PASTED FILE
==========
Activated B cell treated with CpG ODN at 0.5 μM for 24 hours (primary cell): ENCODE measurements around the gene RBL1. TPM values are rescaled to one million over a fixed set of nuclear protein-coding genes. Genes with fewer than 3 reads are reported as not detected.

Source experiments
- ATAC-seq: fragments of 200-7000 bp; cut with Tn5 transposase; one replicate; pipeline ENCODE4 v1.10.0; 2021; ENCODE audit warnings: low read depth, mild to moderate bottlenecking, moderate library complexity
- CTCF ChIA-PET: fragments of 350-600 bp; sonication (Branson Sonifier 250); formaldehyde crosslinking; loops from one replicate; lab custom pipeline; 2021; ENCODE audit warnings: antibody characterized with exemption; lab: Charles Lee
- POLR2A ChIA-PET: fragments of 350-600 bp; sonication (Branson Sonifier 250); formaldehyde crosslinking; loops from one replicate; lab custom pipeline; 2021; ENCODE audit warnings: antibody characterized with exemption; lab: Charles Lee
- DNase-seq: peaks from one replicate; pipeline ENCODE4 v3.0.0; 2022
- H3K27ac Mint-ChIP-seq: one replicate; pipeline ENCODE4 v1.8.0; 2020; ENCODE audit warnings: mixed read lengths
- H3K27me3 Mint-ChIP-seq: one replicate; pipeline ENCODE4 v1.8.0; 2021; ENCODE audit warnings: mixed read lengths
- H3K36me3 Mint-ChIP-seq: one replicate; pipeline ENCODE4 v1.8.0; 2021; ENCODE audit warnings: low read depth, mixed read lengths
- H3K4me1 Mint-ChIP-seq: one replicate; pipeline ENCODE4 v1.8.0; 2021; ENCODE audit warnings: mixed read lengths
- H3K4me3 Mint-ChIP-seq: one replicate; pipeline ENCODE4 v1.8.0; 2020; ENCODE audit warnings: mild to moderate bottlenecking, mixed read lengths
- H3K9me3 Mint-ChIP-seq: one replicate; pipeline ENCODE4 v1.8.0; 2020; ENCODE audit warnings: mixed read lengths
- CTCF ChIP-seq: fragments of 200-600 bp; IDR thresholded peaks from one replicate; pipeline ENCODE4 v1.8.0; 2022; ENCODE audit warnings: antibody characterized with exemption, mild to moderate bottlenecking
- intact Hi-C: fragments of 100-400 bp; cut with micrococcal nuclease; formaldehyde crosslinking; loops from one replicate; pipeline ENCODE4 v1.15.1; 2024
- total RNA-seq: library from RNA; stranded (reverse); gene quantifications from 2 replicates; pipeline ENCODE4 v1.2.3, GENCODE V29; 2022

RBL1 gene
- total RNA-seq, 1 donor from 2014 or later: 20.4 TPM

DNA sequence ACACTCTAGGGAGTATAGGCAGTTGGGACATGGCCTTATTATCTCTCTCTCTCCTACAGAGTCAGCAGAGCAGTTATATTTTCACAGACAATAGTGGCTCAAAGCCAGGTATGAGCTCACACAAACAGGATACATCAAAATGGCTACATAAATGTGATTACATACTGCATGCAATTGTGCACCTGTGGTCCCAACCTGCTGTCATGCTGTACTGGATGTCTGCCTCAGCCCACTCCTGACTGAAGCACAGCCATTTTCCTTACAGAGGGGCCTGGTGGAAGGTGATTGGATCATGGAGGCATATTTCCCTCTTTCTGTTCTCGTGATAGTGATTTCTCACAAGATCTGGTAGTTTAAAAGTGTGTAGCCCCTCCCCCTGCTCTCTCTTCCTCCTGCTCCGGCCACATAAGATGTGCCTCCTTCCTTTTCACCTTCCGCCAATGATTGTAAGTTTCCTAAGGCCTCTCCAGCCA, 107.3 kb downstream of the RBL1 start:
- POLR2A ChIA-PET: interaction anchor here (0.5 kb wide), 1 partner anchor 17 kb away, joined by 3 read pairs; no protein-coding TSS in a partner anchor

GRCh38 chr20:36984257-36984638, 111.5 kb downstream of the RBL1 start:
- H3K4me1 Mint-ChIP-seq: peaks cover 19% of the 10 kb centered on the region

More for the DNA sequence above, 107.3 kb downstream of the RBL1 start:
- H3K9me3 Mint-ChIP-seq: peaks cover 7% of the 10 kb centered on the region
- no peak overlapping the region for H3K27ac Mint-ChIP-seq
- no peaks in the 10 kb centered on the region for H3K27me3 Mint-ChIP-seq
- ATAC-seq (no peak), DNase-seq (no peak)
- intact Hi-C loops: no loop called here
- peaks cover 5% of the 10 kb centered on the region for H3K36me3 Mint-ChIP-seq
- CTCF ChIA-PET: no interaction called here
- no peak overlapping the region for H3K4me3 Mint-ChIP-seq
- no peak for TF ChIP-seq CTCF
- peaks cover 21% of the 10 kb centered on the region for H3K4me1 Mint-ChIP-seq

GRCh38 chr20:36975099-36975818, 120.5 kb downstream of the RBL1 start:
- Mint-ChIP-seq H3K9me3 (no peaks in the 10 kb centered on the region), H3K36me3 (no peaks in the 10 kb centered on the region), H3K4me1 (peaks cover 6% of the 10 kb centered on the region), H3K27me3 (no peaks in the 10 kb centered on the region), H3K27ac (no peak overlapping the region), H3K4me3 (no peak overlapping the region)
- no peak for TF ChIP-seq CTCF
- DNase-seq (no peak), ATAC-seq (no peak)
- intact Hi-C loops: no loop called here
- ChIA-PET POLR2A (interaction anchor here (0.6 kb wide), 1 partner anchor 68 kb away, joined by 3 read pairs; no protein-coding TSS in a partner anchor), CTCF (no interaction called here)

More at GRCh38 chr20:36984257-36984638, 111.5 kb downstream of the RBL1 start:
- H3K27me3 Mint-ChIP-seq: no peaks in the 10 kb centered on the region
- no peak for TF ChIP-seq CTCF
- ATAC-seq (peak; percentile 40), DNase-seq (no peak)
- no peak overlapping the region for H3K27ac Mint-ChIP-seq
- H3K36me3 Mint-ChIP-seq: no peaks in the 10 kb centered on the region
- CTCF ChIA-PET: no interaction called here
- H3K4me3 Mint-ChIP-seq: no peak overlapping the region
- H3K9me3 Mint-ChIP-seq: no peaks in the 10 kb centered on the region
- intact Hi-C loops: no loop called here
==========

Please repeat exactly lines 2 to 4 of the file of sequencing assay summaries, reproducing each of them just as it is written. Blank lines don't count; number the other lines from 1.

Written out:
Source experiments
- ATAC-seq: fragments of 200-7000 bp; cut with Tn5 transposase; one replicate; pipeline ENCODE4 v1.10.0; 2021; ENCODE audit warnings: low read depth, mild to moderate bottlenecking, moderate library complexity
- CTCF ChIA-PET: fragments of 350-600 bp; sonication (Branson Sonifier 250); formaldehyde crosslinking; loops from one replicate; lab custom pipeline; 2021; ENCODE audit warnings: antibody characterized with exemption; lab: Charles Lee